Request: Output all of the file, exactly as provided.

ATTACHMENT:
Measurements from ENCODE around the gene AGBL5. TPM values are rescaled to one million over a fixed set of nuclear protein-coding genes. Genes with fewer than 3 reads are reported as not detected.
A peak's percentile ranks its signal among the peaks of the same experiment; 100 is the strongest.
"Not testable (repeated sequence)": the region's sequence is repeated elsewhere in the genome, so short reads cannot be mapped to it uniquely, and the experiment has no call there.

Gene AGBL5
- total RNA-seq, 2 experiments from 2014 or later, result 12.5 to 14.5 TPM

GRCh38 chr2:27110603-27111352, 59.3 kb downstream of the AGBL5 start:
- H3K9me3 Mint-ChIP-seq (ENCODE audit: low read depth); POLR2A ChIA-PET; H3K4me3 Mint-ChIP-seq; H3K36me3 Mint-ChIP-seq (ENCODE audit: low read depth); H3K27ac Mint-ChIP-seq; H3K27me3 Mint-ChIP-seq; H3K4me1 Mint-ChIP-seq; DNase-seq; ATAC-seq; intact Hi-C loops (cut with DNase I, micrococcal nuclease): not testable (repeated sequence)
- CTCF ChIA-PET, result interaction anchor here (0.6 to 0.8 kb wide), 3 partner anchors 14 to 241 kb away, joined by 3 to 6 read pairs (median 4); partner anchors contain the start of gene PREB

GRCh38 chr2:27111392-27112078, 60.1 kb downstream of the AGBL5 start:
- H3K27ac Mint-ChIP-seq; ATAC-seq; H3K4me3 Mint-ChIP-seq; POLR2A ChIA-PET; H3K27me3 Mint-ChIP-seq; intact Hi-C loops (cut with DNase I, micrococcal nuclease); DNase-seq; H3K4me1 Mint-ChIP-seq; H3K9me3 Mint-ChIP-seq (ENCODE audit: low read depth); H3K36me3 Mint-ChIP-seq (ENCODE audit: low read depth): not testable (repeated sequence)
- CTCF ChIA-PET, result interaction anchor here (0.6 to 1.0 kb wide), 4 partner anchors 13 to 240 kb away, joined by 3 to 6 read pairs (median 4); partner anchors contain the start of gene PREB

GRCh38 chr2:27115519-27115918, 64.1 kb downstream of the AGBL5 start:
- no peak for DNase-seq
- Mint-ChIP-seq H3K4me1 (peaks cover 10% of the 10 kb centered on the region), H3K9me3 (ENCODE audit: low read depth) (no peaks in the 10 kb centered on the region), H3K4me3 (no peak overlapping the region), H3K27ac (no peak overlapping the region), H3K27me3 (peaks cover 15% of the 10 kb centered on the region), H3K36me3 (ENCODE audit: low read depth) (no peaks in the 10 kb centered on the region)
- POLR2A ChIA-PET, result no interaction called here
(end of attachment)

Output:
Measurements from ENCODE around the gene AGBL5. TPM values are rescaled to one million over a fixed set of nuclear protein-coding genes. Genes with fewer than 3 reads are reported as not detected.
A peak's percentile ranks its signal among the peaks of the same experiment; 100 is the strongest.
"Not testable (repeated sequence)": the region's sequence is repeated elsewhere in the genome, so short reads cannot be mapped to it uniquely, and the experiment has no call there.

Gene AGBL5
- total RNA-seq, 2 experiments from 2014 or later, result 12.5 to 14.5 TPM

GRCh38 chr2:27110603-27111352, 59.3 kb downstream of the AGBL5 start:
- H3K9me3 Mint-ChIP-seq (ENCODE audit: low read depth); POLR2A ChIA-PET; H3K4me3 Mint-ChIP-seq; H3K36me3 Mint-ChIP-seq (ENCODE audit: low read depth); H3K27ac Mint-ChIP-seq; H3K27me3 Mint-ChIP-seq; H3K4me1 Mint-ChIP-seq; DNase-seq; ATAC-seq; intact Hi-C loops (cut with DNase I, micrococcal nuclease): not testable (repeated sequence)
- CTCF ChIA-PET, result interaction anchor here (0.6 to 0.8 kb wide), 3 partner anchors 14 to 241 kb away, joined by 3 to 6 read pairs (median 4); partner anchors contain the start of gene PREB

GRCh38 chr2:27111392-27112078, 60.1 kb downstream of the AGBL5 start:
- H3K27ac Mint-ChIP-seq; ATAC-seq; H3K4me3 Mint-ChIP-seq; POLR2A ChIA-PET; H3K27me3 Mint-ChIP-seq; intact Hi-C loops (cut with DNase I, micrococcal nuclease); DNase-seq; H3K4me1 Mint-ChIP-seq; H3K9me3 Mint-ChIP-seq (ENCODE audit: low read depth); H3K36me3 Mint-ChIP-seq (ENCODE audit: low read depth): not testable (repeated sequence)
- CTCF ChIA-PET, result interaction anchor here (0.6 to 1.0 kb wide), 4 partner anchors 13 to 240 kb away, joined by 3 to 6 read pairs (median 4); partner anchors contain the start of gene PREB

GRCh38 chr2:27115519-27115918, 64.1 kb downstream of the AGBL5 start:
- no peak for DNase-seq
- Mint-ChIP-seq H3K4me1 (peaks cover 10% of the 10 kb centered on the region), H3K9me3 (ENCODE audit: low read depth) (no peaks in the 10 kb centered on the region), H3K4me3 (no peak overlapping the region), H3K27ac (no peak overlapping the region), H3K27me3 (peaks cover 15% of the 10 kb centered on the region), H3K36me3 (ENCODE audit: low read depth) (no peaks in the 10 kb centered on the region)
- POLR2A ChIA-PET, result no interaction called here